Furthermore, as I've had this happen to me when a mobo ICH10 controller died (I now use only hardware RAID controllers) you can get software which essentially pastes the RAID 0 drives back together, restoring the boot segments, etc.

Then you can take that and image it to a single HDD, which is what I did - now I can boot that recovered RAID0 on a single HDD and pull out the stuff that I wanted preserved.

 

ohiou_grad_06

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Note, if you are using Windows Vista Business or better, or Windows 7, these OS's already have cloning software built in. See Control Panel--Backup and Restore.
 

theplasticman

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I have been using Casper v7.0, the "SmartSense" utility to back-up a Windows 7 o/s for the last three months, without a hiccup ... it does exactly what you are asking.
I have set it up to run once a week, although you could do it more often.

Some data: 60 Gb is indicated as 'used' on my 250 Gb "C"drive and the last 'incremental' back-up took 1 hr. 40 mins. to back-up the approx. 10 Gb of data - it does this to a dedicated partition on an eSata 300 Gb, external HD. Hope that this helps.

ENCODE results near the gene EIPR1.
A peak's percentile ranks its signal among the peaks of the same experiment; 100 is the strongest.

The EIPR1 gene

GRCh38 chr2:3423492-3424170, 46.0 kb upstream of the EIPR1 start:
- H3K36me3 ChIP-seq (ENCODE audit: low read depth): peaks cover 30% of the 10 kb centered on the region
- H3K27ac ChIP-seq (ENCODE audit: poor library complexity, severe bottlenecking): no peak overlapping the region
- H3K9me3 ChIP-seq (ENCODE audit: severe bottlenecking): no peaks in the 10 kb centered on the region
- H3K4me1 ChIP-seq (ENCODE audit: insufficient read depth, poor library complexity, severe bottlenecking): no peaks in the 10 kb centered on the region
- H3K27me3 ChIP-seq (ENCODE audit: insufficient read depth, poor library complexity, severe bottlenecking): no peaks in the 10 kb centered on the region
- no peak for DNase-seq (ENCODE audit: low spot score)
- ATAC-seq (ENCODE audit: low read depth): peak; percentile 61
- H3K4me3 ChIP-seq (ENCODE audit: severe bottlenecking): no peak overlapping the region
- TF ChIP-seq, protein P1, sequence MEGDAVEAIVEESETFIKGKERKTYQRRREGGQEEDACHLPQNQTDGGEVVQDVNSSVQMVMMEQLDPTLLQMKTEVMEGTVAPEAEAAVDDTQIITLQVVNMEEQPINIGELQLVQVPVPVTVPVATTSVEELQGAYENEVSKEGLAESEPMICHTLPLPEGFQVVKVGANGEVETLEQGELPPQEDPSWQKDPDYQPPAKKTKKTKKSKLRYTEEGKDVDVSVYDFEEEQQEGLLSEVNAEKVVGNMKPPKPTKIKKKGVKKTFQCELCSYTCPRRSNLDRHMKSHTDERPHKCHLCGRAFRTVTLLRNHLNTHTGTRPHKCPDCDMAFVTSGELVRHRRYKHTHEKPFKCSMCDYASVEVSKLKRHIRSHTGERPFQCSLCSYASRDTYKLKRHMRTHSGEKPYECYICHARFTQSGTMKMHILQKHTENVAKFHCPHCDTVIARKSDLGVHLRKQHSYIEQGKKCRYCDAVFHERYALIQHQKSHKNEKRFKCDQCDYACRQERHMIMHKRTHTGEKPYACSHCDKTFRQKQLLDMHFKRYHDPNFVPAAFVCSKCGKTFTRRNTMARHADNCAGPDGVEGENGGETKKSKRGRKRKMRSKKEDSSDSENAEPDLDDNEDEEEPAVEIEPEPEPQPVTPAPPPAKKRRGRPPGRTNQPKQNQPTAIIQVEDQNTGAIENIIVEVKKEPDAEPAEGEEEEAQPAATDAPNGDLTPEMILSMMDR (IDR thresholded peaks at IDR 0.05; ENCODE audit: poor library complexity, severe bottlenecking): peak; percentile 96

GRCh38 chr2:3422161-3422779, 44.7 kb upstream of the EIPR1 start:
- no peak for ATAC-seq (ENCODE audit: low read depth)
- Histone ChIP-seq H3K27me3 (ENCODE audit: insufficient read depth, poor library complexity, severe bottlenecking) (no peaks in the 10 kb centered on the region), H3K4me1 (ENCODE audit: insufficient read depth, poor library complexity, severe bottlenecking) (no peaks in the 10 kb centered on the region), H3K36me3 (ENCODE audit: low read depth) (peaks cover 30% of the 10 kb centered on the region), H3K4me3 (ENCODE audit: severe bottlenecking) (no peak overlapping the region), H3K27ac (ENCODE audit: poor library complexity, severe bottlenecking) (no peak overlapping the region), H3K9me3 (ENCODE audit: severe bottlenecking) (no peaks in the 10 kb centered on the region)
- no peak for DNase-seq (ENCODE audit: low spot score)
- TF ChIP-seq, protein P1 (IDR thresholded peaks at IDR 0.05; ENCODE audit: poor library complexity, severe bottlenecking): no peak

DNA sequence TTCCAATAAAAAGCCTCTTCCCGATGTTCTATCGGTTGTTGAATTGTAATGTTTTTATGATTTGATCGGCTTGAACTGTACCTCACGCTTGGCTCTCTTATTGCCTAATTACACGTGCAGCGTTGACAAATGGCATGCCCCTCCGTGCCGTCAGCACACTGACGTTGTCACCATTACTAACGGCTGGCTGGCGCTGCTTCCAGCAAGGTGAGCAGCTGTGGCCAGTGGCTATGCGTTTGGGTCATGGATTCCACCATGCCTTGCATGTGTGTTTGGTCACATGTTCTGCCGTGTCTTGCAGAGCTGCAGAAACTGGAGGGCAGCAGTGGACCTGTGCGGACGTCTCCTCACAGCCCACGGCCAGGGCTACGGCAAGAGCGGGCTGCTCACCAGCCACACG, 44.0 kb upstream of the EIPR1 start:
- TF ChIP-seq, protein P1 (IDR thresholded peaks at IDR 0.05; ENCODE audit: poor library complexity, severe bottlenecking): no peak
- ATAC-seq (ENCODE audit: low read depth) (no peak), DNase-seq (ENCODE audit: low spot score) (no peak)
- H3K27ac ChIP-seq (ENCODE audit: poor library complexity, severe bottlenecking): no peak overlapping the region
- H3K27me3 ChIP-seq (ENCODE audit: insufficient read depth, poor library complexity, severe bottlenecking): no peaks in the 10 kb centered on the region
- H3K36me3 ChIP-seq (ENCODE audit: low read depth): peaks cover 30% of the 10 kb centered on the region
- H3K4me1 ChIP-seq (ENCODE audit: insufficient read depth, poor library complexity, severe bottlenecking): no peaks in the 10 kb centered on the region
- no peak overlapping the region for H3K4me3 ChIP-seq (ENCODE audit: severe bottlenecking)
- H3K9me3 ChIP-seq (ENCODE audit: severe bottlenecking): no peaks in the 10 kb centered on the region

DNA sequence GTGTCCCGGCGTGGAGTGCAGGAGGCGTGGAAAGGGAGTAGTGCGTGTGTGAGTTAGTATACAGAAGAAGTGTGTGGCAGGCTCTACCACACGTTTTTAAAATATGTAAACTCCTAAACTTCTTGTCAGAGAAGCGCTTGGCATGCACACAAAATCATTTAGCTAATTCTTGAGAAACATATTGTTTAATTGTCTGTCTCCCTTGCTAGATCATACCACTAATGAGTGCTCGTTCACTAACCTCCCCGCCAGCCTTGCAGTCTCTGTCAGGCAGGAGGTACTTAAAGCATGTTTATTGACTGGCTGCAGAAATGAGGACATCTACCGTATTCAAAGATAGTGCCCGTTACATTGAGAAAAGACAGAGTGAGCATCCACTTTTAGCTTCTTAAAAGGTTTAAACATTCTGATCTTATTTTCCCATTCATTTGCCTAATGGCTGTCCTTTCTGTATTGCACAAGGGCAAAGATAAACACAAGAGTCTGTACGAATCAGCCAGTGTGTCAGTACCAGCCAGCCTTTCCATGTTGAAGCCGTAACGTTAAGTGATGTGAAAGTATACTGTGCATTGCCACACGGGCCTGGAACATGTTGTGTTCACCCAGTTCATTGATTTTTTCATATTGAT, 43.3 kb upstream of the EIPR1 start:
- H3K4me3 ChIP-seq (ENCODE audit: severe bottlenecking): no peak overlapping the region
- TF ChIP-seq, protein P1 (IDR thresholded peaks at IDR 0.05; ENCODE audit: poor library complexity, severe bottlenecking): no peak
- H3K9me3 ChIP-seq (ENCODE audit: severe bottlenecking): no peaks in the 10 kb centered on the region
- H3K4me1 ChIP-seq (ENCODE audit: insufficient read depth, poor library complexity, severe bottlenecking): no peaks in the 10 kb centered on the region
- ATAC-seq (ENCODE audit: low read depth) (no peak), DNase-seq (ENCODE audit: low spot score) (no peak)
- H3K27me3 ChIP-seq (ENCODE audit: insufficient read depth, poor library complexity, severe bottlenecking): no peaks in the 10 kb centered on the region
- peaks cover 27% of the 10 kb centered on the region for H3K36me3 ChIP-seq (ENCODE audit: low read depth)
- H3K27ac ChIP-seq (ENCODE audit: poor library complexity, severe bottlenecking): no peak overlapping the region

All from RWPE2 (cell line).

ElectricRhino

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I'm with Cowbulls and commissar_mo - I too have been a long-time SystemGuardian user (since 2001 in my case) but I have just moved to Win 7 Pro 64 bit and I can find nothing that will do what SystemGuardian used to do. I bought Casper a few weeks back based on their site information but after multiple fails at creating anything more than a copy of my data that was not bootable and after many hours with their support people they refunded me a couple days ago. Damn, and it looked so good too. Too much eye-candy and too little actual clever code.

What most people don't seem to get is that we don't want to restore anything, when the primary drive dies we want to boot right off the backup drive (the old backup drive becomes the new primary drive) and keep on working. Buy a new backup drive, put it in there and keep on trucking. SystemGuardian did exactly that for me over 3 drives that died and it was brilliant, but yesterday they confirmed that they will not be releasing anything that works beyond Win XP.

So, what else is out there? Happy to pay for the right software, but all I can find is variations on a theme of "restore when your primary drive fails" which is NOT what I (we?) want.

Thanks in advance to anyone who can direct me to something that will create a bootable backup drive and incrementally update it. Please, no restore applications.

Rhino
 

commissarmo

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Hey - after a long hiatus from dealing with this type of stuff, I saw your (somewhat) recent post here. Thought I'd toss back some things I've learned since my original search.